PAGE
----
More and more often we hear about outstanding entrepreneurs from Kazakhstan and their aspiration to build a high-quality business ecosystem, equipped with all the necessary investment instruments and possessing an up-to-date development infrastructure. Next week Astana will host a big international conference TechConnect Astana, promising to become the meeting point of European and Asian tech talents. Seems like the country is constantly moving forward, achieves new heights. Here is another example of Kazakhstani perspective evolution: recently they managed to launch an accelerator with the support of Happy Farm business incubator (Ukraine) and it took them only three weeks to attract a certain number of startups, invite international expert mentors and offer cooperation to private investors.
Happy Farm business incubator initially arrived in Kazakhstan to organize accelerator programs and conferences in cooperation with the local Ministry of Investment and Development. In June, they started a program Technation, targeted at startups from CIS, Europe, and Asia. Happy Farm team was given only three weeks to launch a fully working accelerator, which seemed to be a pretty challenge.
Their first task was to attract several hundreds of startups ready to participate in the program. Luckily, Happy Farm has a lot of partners from abroad, who helped them invite good startup teams. But it was not that easy with the entrepreneurship community in Kazakhstan. The guys explored various regions, met the leaders of local IT communities, and even performed an online advertising campaign. Happy Farm strongly believed in the local young talents, possessing the excellent European educational background and able to brainstorm lots of innovative ideas to turn them into quality startup projects. At the end of the third week, Happy Farm received up to 50 applications per day. Finally, the organizers selected 345 best applicants, 9 of them even became the accelerator’s residents.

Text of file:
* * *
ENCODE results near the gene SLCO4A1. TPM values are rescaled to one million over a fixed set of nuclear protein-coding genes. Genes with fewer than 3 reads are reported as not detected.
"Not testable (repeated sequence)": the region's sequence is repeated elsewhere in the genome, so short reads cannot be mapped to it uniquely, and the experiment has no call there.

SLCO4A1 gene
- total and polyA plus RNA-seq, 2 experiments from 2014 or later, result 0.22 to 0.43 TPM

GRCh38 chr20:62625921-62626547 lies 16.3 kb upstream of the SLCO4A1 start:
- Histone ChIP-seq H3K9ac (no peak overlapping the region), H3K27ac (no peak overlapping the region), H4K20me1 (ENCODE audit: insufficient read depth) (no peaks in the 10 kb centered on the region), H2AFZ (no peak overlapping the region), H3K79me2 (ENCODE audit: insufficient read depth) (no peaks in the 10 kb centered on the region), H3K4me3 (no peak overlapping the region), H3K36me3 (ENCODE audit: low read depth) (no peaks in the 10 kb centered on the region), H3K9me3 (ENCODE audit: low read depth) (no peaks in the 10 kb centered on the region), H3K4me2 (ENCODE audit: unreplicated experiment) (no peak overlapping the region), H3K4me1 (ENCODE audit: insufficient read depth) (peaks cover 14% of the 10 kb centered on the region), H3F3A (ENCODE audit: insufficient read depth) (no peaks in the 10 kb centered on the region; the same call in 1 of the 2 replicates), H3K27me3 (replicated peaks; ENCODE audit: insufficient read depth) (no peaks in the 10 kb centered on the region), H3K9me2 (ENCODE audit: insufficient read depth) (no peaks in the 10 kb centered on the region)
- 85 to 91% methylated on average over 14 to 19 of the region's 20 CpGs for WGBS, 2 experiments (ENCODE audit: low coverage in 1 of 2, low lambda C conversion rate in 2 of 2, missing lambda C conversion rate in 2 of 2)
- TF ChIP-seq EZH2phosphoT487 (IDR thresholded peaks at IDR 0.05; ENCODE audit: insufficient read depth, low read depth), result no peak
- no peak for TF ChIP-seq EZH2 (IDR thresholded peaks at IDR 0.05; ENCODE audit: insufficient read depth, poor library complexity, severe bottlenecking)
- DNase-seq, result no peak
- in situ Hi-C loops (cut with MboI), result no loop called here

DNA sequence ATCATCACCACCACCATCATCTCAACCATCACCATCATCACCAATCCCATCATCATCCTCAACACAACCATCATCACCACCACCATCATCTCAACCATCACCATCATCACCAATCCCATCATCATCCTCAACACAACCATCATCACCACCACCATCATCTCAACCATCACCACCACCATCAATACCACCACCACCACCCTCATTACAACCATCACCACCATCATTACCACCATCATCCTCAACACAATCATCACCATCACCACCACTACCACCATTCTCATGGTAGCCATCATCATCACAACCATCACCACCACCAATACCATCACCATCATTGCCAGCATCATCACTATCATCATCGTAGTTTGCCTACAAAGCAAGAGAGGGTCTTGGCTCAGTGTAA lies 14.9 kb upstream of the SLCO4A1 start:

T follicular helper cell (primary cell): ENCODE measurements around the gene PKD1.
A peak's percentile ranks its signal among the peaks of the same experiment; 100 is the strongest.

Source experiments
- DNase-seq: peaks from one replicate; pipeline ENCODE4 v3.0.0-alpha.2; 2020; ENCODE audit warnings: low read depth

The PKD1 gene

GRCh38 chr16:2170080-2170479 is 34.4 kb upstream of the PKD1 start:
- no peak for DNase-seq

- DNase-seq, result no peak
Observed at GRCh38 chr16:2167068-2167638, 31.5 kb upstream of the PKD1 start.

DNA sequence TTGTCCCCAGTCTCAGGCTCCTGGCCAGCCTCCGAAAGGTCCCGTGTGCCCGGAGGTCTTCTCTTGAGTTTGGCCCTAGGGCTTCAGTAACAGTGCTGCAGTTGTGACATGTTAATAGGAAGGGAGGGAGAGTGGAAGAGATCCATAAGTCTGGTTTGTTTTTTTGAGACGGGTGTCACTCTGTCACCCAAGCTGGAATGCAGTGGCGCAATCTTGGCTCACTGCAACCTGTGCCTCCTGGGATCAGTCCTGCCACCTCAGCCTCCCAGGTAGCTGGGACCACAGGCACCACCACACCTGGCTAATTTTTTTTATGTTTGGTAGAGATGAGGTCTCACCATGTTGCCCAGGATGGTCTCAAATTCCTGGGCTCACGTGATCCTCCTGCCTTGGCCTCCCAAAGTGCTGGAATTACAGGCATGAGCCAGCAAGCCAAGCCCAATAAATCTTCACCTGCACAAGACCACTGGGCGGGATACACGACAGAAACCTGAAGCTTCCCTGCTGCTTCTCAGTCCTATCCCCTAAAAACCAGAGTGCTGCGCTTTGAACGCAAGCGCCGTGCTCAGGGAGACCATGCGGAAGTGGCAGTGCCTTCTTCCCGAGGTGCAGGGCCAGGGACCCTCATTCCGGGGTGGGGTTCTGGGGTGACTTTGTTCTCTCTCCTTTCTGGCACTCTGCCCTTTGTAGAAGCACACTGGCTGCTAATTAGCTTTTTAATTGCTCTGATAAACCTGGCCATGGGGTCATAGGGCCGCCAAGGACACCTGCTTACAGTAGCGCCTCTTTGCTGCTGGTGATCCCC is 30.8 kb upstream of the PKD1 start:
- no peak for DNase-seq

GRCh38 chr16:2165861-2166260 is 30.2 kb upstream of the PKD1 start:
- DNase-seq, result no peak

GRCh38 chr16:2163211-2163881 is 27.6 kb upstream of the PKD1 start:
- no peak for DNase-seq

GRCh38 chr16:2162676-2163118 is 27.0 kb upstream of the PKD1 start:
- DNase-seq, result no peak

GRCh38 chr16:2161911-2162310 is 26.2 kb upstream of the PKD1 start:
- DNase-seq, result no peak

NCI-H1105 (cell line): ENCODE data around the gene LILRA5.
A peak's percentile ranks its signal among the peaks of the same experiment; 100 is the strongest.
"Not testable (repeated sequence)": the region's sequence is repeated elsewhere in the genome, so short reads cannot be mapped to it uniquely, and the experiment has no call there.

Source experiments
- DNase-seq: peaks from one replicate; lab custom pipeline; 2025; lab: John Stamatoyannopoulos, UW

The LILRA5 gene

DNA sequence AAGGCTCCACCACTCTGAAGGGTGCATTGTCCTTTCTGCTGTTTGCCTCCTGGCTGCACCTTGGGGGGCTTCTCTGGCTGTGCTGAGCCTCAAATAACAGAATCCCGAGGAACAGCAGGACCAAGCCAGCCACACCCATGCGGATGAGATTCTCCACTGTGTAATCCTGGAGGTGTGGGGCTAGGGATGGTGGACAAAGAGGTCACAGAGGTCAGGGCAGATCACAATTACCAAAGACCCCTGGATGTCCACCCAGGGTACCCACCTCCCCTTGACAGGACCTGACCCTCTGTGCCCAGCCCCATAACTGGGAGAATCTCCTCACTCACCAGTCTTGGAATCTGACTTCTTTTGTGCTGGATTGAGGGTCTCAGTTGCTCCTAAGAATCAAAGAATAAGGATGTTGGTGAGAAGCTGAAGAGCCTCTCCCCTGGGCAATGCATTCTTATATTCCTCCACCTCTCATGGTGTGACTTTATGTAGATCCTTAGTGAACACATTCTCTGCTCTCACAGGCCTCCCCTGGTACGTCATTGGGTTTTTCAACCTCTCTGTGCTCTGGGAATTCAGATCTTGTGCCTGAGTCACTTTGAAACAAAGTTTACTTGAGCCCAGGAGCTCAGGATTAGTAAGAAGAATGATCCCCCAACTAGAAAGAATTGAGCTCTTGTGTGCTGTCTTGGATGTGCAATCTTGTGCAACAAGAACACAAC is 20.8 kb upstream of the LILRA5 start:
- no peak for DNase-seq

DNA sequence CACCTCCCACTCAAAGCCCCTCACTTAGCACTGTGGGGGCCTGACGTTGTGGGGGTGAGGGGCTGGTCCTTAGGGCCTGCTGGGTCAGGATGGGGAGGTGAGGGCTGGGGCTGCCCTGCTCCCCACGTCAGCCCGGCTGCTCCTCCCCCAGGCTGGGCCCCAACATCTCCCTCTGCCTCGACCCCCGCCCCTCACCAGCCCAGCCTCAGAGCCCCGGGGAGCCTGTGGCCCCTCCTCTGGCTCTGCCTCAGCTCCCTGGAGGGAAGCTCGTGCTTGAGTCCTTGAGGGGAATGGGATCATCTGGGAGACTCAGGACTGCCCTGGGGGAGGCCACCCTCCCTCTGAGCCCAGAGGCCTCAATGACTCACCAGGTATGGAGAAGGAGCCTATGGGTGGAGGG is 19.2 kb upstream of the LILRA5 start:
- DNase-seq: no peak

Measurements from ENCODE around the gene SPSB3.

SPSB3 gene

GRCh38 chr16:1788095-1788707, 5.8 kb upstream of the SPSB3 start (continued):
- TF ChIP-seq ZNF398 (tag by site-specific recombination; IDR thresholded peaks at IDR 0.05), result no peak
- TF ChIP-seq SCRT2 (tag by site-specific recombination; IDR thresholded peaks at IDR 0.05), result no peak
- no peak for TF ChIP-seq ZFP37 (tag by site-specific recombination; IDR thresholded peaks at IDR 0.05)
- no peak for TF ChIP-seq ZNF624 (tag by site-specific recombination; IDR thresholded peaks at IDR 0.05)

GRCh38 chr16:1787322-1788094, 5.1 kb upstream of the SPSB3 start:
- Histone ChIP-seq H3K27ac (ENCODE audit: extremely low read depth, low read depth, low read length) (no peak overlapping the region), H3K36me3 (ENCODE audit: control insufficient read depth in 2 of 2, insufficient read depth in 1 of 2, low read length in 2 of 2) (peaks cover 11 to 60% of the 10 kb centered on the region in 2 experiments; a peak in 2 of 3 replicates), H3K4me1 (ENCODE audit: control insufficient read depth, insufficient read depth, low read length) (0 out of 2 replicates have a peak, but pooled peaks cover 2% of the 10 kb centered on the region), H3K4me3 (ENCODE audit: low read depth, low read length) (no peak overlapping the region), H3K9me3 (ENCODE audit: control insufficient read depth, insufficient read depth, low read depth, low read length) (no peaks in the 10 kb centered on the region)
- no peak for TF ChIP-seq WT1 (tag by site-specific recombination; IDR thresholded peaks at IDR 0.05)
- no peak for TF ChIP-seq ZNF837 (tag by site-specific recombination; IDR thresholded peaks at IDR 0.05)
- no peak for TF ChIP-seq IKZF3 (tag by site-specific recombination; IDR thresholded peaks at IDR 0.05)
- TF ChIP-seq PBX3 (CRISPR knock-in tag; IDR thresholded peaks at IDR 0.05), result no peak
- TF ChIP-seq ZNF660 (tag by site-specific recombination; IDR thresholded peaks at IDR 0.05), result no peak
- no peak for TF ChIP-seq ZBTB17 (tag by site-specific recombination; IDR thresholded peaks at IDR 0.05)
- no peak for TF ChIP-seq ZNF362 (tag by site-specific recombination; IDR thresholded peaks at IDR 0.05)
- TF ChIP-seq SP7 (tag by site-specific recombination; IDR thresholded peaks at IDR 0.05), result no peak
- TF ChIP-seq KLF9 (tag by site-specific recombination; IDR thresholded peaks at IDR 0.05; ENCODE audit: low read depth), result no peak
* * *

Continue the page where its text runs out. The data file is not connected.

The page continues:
The next step involved attracting investors to provide financial support to the accelerator program itself and to cooperate with startuppers. In addition to the governmental money, the program needed some private capital, which was provided by the local private investors: Kairat Mazhibayev, Kenes Rakishev, Vyacheslav Kim, Birzhan Kazhigaliyev.
At the same time in three weeks Happy Farm team had to attract foreign mentors to cooperate with the new accelerator in Kazakhstan – the country not so many people know about. Fortunately, in the end the organizers managed to invite several leading experts and experienced professionals to get acquainted with Kazakhstani business ecosystem: John Gower (Dialect Inc.), Marta Emerson (Scaale Group), Marvin Liao (500 Startups), Igor Shoifot (TMT Investments), Jim Smith (Mohr Davidow Ventures), Pavel Cherkashin (former Microsoft member). Happy Farm worried that mentors might have considered their selected teams to be weak in comparison with hundreds of projects those professionals had already come across in their long-time career. However, the mentors highly assessed the participating startups and gave them a positive feedback.
So what is the general concept of this new accelerator program? The startup teams spend two weeks in campus, where they work on their business models under international mentors’ careful guidance. After that startuppers are sent on a two-week business trip to the Silicon Valley, where they have a chance to consult venture investors and experts in technology and innovations.
Those mentioned accelerator stages are over by now: startup founders are already returning to Kazakhstan full of inspiration and contemplating on new goals. Most of them are aged around 30, completely focused on their work and serious about business. All this lets us hope to see major business achievements in Kazakhstan in the nearest future.
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